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My formative fishing years spent creeping and crawling soft-plastics through Florida bass waters spawned a fascination with all manner of molded baits that continues to this day. Nick Crème certainly deserves part of the blame for my predilection for plastics—the Ohio machinist first tempted bass with his Scoundrel plastic nightcrawler clone in 1949. But it was when Gene Larew introduced salt-impregnated baits more than three decades later that I became mesmerized. Was it possible, as Larew promised, that salt actually causes fish to hold on to baits longer?

Larew’s bold claim smacked me in the head while I was fishing with my buddy Jamie on one of my local bass ponds. Although his tackle box contained mostly “As Seen on TV” lures, he flipped fish into the boat with infuriating regularity. I hadn’t realized until we were back at the ramp that at some point early in the trip, Jamie had tied on a salt-infused tube while I stubbornly tossed my usual salt-free bait. Even more painful than that fishing beat-down was the fact that I’d laughed uproariously when he rambled on about his latest secret fish catcher. Of course, no lure works every time or everywhere, but I’ve come to find through both on-the-water and in-the-books research that there is most certainly an added advantage to fishing salt-impregnated soft-plastics.

Don’t Pass the Salt
Although salt is a common ingredient in all soft-plastics these days, it is also part of a manufacturing process that is somewhat misunderstood.

Plastic baits are all produced from petroleum-based polyvinyl chloride (PVC), plasticizer, and a heat stabilizer. PVC gives the bait mass while the plasticizer softens the plastic so that it’s not hard like a PVC pipe.

Back in the early days of molded softbaits, salt was added to plastics in bulk as an inexpensive substitute for vinyl-resin filler. Today, varying degrees of salt are added to soft-plastics to both mask human odor and disguise the chemical smell of the plastic itself. Two other great benefits include:

1) Density: Relative heaviness ranks near the top of the beneficial properties of salty baits. Salt makes the baits inherently weightier, resulting in longer casts and faster fall rates, and providing a genuine advantage when trying to cover water quickly when fish (primarily bass, crappies, and redfish) are on a soft-plastic bite. More complete coverage of the vertical water column is also a distinct bonus when searching for fish.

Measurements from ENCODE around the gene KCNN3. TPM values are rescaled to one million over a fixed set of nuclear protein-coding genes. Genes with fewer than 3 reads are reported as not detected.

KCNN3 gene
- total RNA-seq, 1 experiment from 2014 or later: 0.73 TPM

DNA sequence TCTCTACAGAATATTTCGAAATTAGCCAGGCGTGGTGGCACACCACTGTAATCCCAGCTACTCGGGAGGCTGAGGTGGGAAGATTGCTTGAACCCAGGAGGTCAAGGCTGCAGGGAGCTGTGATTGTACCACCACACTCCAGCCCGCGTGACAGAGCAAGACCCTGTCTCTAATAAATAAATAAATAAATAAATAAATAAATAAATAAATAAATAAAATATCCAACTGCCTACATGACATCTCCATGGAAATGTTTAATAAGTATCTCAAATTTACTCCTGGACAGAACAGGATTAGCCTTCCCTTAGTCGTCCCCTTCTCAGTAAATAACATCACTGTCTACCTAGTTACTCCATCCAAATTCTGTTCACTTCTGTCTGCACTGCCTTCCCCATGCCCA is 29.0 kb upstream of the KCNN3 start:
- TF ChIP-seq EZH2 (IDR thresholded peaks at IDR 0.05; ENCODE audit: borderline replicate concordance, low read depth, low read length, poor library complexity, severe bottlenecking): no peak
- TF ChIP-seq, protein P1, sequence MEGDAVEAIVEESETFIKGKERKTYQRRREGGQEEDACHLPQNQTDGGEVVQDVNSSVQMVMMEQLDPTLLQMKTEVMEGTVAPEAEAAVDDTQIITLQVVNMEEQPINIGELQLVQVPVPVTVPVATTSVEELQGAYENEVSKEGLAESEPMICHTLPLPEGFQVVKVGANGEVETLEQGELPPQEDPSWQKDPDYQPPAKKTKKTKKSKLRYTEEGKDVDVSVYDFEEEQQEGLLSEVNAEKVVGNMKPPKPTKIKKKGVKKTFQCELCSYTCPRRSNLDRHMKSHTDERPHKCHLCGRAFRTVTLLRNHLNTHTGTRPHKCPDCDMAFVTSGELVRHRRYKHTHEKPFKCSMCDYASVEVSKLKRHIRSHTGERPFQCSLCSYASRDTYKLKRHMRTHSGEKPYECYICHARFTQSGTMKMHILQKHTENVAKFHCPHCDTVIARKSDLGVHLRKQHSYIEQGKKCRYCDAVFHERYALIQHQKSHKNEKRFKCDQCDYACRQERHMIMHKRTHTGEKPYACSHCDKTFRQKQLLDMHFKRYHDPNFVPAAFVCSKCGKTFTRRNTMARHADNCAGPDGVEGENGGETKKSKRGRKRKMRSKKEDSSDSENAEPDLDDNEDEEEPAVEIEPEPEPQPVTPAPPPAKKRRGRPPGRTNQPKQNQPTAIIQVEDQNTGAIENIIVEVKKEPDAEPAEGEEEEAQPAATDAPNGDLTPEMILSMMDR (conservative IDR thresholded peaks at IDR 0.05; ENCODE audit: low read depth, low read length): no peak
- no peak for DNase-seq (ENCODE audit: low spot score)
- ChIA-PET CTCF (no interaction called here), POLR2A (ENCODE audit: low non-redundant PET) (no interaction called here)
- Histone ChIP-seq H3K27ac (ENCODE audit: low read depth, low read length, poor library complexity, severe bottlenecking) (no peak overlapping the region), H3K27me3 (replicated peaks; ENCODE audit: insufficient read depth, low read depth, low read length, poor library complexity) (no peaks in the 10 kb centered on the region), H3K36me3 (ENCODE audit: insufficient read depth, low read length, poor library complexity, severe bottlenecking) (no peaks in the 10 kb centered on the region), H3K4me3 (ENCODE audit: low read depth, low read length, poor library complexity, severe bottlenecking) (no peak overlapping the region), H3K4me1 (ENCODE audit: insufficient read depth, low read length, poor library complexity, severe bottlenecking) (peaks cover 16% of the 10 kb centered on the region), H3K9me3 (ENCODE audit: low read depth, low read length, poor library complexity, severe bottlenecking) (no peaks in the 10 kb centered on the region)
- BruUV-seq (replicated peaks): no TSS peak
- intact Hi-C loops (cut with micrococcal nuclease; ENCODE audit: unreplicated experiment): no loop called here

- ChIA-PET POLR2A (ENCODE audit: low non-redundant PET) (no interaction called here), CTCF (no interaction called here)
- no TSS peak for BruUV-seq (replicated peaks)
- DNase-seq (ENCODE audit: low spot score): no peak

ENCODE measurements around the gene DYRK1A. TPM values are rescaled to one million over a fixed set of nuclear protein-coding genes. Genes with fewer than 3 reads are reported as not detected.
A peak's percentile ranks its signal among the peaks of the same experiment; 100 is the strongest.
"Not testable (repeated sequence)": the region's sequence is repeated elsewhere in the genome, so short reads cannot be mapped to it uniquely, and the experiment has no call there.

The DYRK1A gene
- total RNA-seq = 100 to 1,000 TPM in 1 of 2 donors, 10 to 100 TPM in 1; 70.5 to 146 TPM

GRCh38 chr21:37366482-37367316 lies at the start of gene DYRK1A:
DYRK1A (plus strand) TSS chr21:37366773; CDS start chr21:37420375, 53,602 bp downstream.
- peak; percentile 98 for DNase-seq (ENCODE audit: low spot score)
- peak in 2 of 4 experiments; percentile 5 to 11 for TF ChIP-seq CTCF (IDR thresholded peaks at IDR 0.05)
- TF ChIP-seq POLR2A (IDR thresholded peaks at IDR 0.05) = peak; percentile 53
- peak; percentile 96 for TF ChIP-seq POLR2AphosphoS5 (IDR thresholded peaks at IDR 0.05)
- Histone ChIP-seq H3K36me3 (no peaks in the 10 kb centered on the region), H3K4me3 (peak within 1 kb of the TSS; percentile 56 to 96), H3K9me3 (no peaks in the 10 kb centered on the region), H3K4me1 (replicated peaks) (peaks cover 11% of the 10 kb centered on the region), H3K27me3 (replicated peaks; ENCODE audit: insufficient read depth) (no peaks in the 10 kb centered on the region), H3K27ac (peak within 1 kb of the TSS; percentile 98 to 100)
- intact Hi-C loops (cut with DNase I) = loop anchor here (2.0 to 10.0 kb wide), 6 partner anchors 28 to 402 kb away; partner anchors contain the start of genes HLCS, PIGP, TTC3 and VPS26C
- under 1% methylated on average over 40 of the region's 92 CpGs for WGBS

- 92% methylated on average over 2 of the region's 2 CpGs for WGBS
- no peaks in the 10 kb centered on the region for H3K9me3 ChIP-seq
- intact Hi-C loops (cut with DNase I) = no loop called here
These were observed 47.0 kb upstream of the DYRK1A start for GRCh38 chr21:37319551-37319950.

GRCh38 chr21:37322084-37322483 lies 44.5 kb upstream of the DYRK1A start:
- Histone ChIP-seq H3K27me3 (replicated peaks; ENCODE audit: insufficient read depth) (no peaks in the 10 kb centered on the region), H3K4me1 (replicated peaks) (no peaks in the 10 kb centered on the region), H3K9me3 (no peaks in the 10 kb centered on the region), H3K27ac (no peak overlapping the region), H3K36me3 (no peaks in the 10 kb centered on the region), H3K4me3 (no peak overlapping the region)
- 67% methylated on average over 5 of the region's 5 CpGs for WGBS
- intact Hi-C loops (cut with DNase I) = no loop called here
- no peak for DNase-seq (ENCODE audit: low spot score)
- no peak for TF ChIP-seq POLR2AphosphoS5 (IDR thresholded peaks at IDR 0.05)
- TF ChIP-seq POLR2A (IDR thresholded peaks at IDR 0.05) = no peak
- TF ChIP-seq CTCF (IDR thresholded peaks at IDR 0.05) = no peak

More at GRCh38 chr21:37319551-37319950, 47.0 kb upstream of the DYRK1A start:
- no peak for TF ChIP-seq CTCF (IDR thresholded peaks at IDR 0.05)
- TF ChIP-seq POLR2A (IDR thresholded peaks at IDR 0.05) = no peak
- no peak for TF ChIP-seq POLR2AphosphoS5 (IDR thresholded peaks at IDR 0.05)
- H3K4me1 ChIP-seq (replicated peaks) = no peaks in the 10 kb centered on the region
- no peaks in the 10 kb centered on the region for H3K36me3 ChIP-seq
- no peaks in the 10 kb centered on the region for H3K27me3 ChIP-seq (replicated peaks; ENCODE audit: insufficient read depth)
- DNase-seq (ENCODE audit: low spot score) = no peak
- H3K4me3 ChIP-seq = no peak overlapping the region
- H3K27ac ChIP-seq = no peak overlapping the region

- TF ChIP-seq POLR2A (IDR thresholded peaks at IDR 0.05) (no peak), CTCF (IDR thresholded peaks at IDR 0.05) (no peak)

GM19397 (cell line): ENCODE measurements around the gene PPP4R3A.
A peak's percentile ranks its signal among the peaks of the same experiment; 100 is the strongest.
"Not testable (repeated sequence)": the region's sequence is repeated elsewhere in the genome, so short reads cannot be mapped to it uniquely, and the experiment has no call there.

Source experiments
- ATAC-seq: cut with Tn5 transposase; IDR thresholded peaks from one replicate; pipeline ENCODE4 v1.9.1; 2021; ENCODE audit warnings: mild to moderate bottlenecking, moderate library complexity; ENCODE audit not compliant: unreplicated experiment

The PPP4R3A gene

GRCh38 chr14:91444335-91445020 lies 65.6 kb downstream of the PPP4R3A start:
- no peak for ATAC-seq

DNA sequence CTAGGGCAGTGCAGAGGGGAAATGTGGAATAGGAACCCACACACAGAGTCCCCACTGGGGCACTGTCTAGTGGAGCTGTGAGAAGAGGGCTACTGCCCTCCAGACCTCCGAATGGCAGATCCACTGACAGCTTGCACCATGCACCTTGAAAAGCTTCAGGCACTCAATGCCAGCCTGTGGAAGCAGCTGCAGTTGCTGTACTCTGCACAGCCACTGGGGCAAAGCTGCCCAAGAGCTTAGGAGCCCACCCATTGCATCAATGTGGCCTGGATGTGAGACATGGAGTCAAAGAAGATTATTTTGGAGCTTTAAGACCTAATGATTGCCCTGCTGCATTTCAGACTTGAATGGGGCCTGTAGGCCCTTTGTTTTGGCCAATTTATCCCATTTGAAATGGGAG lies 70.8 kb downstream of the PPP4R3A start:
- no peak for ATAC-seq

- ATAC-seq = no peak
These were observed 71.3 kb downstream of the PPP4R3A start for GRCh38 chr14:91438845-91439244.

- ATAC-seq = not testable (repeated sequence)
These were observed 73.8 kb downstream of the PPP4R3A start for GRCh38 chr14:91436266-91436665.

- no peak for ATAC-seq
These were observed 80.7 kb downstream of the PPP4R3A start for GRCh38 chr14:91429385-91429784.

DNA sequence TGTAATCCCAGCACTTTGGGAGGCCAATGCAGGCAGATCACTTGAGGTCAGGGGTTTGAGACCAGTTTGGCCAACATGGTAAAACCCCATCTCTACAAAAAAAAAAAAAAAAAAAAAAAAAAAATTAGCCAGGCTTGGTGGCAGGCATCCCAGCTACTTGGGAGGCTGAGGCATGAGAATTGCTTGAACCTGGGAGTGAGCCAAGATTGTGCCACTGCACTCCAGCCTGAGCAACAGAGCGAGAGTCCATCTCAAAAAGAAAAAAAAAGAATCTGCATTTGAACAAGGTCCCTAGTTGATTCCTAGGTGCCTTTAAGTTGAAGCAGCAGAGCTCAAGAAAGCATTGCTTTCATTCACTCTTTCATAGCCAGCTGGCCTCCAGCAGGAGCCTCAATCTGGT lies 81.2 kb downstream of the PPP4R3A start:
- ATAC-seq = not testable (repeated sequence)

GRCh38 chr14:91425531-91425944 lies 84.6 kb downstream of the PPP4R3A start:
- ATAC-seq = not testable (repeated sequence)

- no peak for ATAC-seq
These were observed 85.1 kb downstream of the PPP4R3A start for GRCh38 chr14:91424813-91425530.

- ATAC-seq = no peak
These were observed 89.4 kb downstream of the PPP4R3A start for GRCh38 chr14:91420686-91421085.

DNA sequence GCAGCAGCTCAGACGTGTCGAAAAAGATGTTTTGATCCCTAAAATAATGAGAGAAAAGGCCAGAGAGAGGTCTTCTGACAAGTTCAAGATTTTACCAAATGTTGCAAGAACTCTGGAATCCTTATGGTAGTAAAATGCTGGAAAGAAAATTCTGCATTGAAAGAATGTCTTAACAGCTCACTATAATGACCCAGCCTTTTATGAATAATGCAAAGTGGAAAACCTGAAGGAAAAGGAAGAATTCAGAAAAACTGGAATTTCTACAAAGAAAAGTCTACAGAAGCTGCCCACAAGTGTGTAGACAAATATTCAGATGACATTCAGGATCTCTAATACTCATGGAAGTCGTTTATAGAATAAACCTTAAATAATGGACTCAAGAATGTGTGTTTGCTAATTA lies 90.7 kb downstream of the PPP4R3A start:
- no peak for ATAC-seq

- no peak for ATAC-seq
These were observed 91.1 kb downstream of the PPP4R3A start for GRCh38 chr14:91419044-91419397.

2) Realistic Presentation: Capable of better probing thick vegetation, salty baits can be fished unweighted on heavy line and with beefy baitcasting equipment. Without the head-down attitude that nose weighting causes, they swim more naturally—drawing more attention and strikes—while the baitcasting equipment can muscle fish buried in trash.

The Cure
Knowing when to fish salted baits is critical to success. First, consider the application and presentation requirements. If the fish are aggressive, for example, a lure’s fast fall rate draws reaction strikes.

However, when the bite grinds to a halt in cold water, bass begin to creep, feeding less often as their metabolism slows. Slow your presentation to draw strikes. Add some salt when fishing any of these three ways:

1) Surface Swimming: Salt-impregnated baits (like flukes) are great when you’re working open water on long casts in search of active fish and reaction strikes. The bait’s added density necessitates a quick cadence to your retrieve to keep the bait higher in the water column. When active fish are found but the aggressive bite quits, switch to a stick-style salted bait and fish it more slowly.

2) Skipping or Pitching: Because of their added mass, salted baits let you make confident skips and pitches into congested structure such as docks, stickups, and brush without using extra weights. Consequently, the bait sinks more slowly through the structure, and with fewer hang-ups.

3) Punching Weeds: When bass bury themselves in thick vegetation, getting to them in the quickest way possible is key. Salt-impregnated baits punch through weeds fast. The faster your lure falls, the more bites you’re likely to get.